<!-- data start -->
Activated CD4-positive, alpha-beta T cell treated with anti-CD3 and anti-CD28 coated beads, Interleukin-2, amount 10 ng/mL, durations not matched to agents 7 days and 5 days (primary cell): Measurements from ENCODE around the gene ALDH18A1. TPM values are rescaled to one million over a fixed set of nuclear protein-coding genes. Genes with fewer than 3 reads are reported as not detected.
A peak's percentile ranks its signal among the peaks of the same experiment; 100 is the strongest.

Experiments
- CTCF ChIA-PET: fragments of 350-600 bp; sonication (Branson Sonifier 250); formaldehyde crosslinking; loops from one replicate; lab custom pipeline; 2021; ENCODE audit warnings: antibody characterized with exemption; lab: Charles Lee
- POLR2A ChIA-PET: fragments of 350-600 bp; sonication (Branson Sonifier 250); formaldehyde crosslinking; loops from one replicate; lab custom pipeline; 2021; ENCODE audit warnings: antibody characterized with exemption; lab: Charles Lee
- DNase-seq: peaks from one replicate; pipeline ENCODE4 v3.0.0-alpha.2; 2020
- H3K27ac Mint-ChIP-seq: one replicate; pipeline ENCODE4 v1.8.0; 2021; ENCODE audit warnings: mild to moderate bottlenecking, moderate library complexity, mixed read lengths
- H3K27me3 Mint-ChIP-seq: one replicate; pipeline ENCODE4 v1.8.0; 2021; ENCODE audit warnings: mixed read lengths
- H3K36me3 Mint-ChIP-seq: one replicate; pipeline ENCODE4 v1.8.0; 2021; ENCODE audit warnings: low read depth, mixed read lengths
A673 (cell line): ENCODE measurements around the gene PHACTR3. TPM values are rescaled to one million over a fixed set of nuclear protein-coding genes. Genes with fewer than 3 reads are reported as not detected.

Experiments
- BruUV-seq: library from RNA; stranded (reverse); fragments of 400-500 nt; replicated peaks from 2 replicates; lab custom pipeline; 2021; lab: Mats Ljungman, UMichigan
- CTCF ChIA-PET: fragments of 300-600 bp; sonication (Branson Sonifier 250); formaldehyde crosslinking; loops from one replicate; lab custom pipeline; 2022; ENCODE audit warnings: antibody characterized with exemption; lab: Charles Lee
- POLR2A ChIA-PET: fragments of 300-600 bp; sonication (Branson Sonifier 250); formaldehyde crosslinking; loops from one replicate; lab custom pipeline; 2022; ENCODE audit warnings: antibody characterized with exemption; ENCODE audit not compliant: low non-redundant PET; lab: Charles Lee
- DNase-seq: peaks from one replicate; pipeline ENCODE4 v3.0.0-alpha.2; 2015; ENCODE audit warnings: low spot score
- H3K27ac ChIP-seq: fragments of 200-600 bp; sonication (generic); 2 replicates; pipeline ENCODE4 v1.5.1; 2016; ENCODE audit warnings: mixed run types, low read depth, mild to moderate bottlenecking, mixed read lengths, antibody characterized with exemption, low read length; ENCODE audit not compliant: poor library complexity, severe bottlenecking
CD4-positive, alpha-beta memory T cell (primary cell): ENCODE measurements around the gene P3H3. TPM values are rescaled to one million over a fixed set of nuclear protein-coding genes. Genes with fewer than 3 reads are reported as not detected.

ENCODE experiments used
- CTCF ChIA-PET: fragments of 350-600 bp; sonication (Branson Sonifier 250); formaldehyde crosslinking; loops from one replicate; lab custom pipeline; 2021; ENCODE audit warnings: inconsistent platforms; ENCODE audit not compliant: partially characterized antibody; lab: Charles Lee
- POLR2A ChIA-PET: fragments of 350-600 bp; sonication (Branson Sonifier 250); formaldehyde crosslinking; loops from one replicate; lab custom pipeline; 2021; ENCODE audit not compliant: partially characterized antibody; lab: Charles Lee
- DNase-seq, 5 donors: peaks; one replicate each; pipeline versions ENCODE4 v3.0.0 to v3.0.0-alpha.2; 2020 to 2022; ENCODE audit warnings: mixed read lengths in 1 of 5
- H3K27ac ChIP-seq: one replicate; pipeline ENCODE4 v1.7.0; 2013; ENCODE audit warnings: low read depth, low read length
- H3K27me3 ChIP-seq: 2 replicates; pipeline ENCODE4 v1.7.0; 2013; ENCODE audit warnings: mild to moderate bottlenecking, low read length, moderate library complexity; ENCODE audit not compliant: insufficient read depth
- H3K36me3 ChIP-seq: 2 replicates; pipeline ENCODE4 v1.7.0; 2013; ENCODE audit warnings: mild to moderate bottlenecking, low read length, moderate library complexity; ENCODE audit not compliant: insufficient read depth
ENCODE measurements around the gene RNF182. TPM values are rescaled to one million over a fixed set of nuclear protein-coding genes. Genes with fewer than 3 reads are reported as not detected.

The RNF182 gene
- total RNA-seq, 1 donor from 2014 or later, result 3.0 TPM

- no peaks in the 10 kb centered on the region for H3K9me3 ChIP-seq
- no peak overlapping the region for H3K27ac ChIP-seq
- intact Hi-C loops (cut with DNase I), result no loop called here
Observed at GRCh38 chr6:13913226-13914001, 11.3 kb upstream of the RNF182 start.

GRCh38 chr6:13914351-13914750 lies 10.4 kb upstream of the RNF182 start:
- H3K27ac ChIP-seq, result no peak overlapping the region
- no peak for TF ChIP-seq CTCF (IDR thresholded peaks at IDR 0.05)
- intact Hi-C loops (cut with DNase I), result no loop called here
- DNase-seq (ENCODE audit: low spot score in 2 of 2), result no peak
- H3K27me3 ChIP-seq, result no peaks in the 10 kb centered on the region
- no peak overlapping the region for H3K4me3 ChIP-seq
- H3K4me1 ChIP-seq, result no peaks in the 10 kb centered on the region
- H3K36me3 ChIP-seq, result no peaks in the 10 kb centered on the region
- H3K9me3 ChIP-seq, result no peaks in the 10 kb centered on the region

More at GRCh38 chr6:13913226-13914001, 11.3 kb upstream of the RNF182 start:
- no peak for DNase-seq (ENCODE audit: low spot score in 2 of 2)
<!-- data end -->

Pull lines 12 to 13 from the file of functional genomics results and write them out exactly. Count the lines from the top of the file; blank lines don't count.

- BruUV-seq: library from RNA; stranded (reverse); fragments of 400-500 nt; replicated peaks from 2 replicates; lab custom pipeline; 2021; lab: Mats Ljungman, UMichigan
- CTCF ChIA-PET: fragments of 300-600 bp; sonication (Branson Sonifier 250); formaldehyde crosslinking; loops from one replicate; lab custom pipeline; 2022; ENCODE audit warnings: antibody characterized with exemption; lab: Charles Lee